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Caregiver Fatigue: Implications for Patient and Staff Safety, Part 1

Blouin, Ann Scott PhD, RN, FACHE; Smith-Miller, Cheryl A. PhD, RN-BC; Harden, Jacqueline MHA, MBA, RN, NE-BC; Li, Yin BM, RN

Journal of Nursing Administration: June 2016 - Volume 46 - Issue 6 - p 329–335
doi: 10.1097/NNA.0000000000000353
Articles

OBJECTIVE: This article describes the profound impact of fatigue and the process by which 1 academic medical center assessed fatigue levels, and associated factors, among nursing personnel in their effort to develop a comprehensive fatigue management program.

BACKGROUND: To adequately perform amid high patient acuity and in today’s fast paced healthcare environment, nurses must be attentive and react quickly and appropriately with clear judgment and reasoning—abilities that can be greatly impaired by fatigue. Nursing leaders are instrumental in systematically addressing work-related fatigue and implementing processes designed to prevent fatigue and overwork; however, baseline measures are necessary if the efficacy of these initiatives is to be assessed.

METHODS: The 15-item Occupational Fatigue Exhaustion/Recovery scale was used to assess current fatigue levels among nursing staff at a university medical center. Demographic and schedule-related questions were used to examine the characteristics of the population and identify any associated factors.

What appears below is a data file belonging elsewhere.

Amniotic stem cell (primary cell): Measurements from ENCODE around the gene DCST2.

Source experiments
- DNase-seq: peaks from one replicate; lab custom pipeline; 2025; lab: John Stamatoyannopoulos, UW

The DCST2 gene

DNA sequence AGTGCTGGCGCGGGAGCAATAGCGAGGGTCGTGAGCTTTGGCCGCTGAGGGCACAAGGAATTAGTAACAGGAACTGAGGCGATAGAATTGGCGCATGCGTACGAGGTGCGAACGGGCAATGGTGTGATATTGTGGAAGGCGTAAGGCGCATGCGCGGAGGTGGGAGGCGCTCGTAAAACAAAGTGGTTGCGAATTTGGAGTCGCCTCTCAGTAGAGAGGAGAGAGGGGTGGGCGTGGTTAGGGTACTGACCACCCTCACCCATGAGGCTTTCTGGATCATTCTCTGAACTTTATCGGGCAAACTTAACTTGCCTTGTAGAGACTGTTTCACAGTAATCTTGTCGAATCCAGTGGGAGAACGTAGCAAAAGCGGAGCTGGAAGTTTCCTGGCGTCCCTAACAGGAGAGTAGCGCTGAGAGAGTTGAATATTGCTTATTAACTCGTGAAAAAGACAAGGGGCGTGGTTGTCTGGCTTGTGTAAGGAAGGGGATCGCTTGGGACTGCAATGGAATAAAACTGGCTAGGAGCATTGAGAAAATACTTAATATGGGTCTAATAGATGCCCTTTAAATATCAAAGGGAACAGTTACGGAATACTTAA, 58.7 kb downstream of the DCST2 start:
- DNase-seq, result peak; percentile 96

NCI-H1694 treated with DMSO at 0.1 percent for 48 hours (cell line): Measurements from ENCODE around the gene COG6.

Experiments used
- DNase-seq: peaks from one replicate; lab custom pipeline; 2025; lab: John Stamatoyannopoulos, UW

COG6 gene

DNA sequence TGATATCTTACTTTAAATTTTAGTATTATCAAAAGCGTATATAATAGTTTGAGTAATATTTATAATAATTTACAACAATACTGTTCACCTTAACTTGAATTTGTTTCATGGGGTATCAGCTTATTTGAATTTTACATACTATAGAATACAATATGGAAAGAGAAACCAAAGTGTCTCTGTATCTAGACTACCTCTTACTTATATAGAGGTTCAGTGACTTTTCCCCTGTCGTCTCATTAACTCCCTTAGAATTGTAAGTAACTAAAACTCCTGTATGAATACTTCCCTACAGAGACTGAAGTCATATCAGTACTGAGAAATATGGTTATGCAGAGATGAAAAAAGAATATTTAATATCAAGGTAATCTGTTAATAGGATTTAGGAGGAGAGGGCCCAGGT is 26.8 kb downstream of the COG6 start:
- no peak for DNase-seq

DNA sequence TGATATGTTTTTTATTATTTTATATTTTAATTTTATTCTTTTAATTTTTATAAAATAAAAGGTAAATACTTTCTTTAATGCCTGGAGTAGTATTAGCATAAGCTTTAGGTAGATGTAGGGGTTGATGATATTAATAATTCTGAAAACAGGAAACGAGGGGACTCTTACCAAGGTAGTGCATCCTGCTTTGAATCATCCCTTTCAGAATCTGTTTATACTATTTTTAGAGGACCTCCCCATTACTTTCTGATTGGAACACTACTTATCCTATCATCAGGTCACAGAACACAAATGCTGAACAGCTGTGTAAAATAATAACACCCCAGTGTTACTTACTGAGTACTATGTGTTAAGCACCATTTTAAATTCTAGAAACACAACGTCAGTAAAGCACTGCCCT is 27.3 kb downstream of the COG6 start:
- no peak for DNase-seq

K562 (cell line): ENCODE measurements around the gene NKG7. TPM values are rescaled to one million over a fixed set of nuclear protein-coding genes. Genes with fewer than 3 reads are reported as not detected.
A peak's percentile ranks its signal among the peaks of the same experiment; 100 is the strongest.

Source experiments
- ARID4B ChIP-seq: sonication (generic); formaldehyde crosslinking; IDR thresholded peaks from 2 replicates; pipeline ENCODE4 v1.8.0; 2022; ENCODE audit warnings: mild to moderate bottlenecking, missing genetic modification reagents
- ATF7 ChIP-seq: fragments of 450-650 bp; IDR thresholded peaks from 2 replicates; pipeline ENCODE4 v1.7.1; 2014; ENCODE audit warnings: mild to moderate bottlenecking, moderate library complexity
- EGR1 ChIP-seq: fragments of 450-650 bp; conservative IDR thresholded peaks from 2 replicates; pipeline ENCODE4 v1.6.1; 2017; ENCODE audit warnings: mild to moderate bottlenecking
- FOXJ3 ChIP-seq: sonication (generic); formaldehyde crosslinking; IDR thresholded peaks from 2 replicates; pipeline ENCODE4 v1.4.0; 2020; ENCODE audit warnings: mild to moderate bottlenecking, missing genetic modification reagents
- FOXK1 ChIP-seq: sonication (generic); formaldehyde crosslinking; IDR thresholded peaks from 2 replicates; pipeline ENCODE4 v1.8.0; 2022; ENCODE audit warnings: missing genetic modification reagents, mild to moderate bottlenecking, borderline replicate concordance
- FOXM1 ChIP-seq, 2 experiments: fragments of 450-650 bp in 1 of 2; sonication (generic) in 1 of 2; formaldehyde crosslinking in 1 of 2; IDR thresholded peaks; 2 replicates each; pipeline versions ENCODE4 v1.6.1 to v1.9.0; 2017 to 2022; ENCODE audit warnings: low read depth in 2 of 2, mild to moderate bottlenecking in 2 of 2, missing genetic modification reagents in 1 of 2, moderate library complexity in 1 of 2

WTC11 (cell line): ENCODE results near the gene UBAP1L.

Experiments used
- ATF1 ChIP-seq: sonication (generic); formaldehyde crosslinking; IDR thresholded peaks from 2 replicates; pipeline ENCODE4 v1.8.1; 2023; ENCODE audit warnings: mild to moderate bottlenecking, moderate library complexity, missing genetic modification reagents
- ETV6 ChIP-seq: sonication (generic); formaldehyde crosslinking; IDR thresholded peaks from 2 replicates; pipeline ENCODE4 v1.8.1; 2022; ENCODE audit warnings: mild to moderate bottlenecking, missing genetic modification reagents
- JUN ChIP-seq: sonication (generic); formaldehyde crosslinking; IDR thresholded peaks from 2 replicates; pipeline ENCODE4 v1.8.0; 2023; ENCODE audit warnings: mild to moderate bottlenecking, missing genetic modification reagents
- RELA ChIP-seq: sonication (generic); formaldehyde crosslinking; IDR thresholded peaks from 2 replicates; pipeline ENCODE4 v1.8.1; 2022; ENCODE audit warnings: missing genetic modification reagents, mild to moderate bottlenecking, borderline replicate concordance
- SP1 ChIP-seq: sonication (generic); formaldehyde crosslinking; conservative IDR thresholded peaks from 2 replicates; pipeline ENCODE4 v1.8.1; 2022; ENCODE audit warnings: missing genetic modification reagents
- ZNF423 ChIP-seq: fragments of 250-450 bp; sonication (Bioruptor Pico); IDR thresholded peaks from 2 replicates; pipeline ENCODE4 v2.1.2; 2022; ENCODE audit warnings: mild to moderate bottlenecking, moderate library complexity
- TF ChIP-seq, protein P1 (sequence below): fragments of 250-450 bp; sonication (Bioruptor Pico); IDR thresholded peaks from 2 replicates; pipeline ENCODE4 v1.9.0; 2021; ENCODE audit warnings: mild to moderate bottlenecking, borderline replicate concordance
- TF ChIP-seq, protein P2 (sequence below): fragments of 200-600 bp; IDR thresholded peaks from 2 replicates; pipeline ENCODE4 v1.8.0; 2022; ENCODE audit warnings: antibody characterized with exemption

RESULTS: Work-related fatigue is prevalent among all nursing staff, but differences were noted based on the respondent’s position, age, and typical work shift.

CONCLUSIONS: Nursing administrators and shared governance councils can address the factors contributing to work-related fatigue and negatively impacting nursing personnel’s ability to rest and recuperate. Nurse leader involvement is needed to develop comprehensive fatigue reduction strategies.

Author Affiliations: Executive Vice President (Dr Blouin), Customer Relations, The Joint Commission, Oakbrook Terrace, Illinois; Nurse Researcher (Dr Smith-Miller), Director, Inpatient Heart & Vascular Services (Ms Harden), University of North Carolina Medical Center, Chapel Hill; Adjunct Faculty (Dr Smith-Miller), Doctoral Student (Ms Li), Department of Nursing, University of North Carolina at Chapel Hill.

The authors declare no conflicts of interest.

Correspondence: Dr Blouin, The Joint Commission, 1 Renaissance Boulevard, Oakbrook Terrace, IL 60181 (ablouin@jointcommission.org).

Copyright © 2016 Wolters Kluwer Health, Inc. All rights reserved.